In spite of trying economic times, conventional wisdom indicates not all is doom and gloom for nonprofits.  Sure, times are challenging, as Ken Berger of the Charity Navigator writes earlier this month.  Of course, one of his “upside” arguments doesn’t bode well for everyone— that we”ll have a shakeout where poorly managed nonprofits will close and others will merge. 

But as he writes, well-managed organizations can thrive.

“As agencies go through retrenchment, the smaller and less financially efficient charities will not be able to cut back enough to survive. This will leave more room for other, well prepared organizations to step in. These organizations should be able to expand their services, since there will be less competition for their donations. It is also conceivable that similar minded organizations will consider merging their operations, thereby cutting down on overhead costs and creating more efficient and leaner organizations.”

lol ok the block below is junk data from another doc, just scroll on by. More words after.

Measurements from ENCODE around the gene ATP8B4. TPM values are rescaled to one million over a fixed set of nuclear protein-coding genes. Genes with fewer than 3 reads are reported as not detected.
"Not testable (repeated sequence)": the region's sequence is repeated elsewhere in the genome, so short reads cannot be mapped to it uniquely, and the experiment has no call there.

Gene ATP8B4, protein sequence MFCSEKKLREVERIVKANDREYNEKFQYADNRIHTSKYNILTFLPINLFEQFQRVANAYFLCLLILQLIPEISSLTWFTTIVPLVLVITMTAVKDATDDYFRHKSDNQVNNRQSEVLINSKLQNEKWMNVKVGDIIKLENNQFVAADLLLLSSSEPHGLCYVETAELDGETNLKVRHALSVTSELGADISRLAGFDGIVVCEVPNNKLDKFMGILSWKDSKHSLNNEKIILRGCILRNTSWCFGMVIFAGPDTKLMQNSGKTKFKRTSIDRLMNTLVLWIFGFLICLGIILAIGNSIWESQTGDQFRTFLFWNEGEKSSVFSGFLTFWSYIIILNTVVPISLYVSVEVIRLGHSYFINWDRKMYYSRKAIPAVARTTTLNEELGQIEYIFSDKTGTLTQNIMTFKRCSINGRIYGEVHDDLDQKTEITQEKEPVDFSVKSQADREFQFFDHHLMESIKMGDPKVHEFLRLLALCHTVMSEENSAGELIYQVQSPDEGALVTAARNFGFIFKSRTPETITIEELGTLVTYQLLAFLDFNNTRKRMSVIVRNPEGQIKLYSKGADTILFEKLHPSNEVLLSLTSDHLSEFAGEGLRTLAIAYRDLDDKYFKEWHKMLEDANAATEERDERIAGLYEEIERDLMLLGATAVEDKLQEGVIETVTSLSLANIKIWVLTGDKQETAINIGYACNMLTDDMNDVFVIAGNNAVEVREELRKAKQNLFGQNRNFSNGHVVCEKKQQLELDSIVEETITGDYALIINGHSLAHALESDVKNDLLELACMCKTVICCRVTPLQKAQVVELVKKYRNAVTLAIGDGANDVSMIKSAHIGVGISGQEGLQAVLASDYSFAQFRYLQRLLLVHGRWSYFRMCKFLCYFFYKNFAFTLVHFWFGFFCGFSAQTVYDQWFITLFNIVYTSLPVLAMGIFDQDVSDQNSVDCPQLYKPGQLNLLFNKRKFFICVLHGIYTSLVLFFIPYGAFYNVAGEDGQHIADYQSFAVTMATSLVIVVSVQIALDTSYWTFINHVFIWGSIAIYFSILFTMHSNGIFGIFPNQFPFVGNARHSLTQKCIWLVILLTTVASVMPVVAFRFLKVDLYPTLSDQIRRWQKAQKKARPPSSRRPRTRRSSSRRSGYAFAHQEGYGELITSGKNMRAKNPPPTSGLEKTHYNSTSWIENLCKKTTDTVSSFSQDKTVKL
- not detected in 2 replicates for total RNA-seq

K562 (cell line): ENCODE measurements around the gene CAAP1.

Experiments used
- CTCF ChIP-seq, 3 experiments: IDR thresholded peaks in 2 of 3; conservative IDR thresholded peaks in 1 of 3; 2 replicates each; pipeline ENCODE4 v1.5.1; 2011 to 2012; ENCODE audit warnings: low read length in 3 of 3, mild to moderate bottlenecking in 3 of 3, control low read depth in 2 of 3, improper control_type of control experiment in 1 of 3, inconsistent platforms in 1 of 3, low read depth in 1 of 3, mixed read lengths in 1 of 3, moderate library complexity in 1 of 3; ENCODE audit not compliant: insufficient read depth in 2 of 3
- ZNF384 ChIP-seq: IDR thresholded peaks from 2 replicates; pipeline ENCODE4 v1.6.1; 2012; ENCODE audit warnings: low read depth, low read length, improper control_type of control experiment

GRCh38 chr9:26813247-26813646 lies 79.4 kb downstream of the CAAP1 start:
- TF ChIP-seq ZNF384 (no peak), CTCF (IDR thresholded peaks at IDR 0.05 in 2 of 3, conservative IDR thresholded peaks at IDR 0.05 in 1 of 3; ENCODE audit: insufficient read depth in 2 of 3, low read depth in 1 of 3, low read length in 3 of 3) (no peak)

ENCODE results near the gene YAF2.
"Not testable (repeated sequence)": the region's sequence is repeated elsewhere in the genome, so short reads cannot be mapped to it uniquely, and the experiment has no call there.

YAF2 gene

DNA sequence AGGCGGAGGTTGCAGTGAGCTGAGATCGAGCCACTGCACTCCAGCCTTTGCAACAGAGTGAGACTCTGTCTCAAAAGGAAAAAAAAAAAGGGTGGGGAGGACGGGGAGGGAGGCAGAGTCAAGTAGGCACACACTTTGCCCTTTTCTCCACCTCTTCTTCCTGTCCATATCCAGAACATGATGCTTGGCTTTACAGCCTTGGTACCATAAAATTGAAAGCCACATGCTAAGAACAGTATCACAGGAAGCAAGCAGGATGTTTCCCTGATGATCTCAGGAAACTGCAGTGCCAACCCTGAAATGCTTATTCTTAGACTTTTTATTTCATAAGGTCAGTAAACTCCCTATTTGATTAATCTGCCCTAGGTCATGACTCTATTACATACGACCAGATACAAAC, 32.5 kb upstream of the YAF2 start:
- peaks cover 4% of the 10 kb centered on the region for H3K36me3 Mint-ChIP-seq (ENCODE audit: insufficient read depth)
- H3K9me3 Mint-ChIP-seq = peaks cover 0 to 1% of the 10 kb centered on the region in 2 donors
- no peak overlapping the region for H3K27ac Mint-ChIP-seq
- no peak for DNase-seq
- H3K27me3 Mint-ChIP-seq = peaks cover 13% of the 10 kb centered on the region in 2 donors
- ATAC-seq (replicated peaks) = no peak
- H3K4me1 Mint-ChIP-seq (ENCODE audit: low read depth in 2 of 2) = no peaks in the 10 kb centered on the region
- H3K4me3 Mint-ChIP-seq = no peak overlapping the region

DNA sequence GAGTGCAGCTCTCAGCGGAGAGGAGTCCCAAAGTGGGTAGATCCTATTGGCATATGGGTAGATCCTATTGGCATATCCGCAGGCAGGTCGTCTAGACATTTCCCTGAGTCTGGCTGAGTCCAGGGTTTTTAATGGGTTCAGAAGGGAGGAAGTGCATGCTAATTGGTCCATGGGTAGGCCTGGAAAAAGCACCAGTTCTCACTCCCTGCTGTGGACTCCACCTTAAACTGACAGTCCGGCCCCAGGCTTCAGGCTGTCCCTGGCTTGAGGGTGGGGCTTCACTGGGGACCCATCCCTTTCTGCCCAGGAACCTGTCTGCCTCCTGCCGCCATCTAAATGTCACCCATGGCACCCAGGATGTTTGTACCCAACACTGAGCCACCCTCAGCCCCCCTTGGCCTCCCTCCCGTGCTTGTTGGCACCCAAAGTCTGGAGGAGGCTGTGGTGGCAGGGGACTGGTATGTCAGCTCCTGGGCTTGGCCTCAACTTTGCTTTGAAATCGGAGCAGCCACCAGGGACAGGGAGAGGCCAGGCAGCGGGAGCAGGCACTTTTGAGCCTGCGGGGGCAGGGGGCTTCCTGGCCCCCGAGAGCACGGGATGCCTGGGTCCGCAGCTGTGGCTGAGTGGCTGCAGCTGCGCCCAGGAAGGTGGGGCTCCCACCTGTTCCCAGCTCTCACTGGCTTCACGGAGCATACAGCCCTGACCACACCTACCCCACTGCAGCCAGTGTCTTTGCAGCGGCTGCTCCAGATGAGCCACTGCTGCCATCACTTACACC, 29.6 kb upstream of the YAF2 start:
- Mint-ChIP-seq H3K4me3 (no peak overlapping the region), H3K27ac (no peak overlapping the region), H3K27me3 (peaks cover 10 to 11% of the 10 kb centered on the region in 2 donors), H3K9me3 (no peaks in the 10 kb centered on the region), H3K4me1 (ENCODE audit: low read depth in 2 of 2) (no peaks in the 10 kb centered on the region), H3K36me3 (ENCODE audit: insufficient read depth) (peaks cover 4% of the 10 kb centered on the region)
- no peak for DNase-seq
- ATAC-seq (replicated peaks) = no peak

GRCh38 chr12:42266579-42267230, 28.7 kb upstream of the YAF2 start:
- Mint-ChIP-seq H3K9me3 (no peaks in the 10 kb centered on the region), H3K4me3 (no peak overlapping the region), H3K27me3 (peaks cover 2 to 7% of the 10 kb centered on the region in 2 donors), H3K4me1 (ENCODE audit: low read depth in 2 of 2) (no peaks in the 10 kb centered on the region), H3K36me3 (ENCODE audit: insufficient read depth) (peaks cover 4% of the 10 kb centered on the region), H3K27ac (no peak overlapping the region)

With that in mind, nonprofits (and small businesses) can get ahead by:

  • looking for their core competencies and leveraging them into competitive advantages that allow them to thrive and
  • taking full advantage of current resources to strengthen their position.

Although we talk in business marketing and strategic planning lingo, we know in the end a strengthened organization can better serve its constituency and fulfill its mission.   That’s the ulimate goal.